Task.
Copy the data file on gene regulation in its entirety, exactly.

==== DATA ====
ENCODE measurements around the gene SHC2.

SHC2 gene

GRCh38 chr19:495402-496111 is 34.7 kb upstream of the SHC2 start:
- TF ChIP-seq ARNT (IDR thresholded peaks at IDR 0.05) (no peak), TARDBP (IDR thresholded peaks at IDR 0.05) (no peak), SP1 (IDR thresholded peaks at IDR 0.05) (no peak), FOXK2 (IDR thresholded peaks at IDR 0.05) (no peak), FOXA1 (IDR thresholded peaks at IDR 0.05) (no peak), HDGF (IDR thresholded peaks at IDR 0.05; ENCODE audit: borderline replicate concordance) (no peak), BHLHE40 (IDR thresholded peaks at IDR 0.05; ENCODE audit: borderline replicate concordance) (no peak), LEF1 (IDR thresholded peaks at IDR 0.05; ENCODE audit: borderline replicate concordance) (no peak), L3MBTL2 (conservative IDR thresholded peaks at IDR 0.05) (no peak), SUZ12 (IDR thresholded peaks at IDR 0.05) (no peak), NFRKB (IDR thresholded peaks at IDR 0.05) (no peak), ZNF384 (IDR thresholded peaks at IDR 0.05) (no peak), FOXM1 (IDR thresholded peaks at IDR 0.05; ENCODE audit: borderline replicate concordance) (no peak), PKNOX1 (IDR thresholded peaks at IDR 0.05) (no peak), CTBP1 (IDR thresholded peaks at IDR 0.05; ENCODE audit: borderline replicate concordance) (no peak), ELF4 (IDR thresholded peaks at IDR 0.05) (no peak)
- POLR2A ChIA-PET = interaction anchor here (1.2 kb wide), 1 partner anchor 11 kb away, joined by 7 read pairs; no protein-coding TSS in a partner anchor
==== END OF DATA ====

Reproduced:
ENCODE measurements around the gene SHC2.

SHC2 gene

GRCh38 chr19:495402-496111 is 34.7 kb upstream of the SHC2 start:
- TF ChIP-seq ARNT (IDR thresholded peaks at IDR 0.05) (no peak), TARDBP (IDR thresholded peaks at IDR 0.05) (no peak), SP1 (IDR thresholded peaks at IDR 0.05) (no peak), FOXK2 (IDR thresholded peaks at IDR 0.05) (no peak), FOXA1 (IDR thresholded peaks at IDR 0.05) (no peak), HDGF (IDR thresholded peaks at IDR 0.05; ENCODE audit: borderline replicate concordance) (no peak), BHLHE40 (IDR thresholded peaks at IDR 0.05; ENCODE audit: borderline replicate concordance) (no peak), LEF1 (IDR thresholded peaks at IDR 0.05; ENCODE audit: borderline replicate concordance) (no peak), L3MBTL2 (conservative IDR thresholded peaks at IDR 0.05) (no peak), SUZ12 (IDR thresholded peaks at IDR 0.05) (no peak), NFRKB (IDR thresholded peaks at IDR 0.05) (no peak), ZNF384 (IDR thresholded peaks at IDR 0.05) (no peak), FOXM1 (IDR thresholded peaks at IDR 0.05; ENCODE audit: borderline replicate concordance) (no peak), PKNOX1 (IDR thresholded peaks at IDR 0.05) (no peak), CTBP1 (IDR thresholded peaks at IDR 0.05; ENCODE audit: borderline replicate concordance) (no peak), ELF4 (IDR thresholded peaks at IDR 0.05) (no peak)
- POLR2A ChIA-PET = interaction anchor here (1.2 kb wide), 1 partner anchor 11 kb away, joined by 7 read pairs; no protein-coding TSS in a partner anchor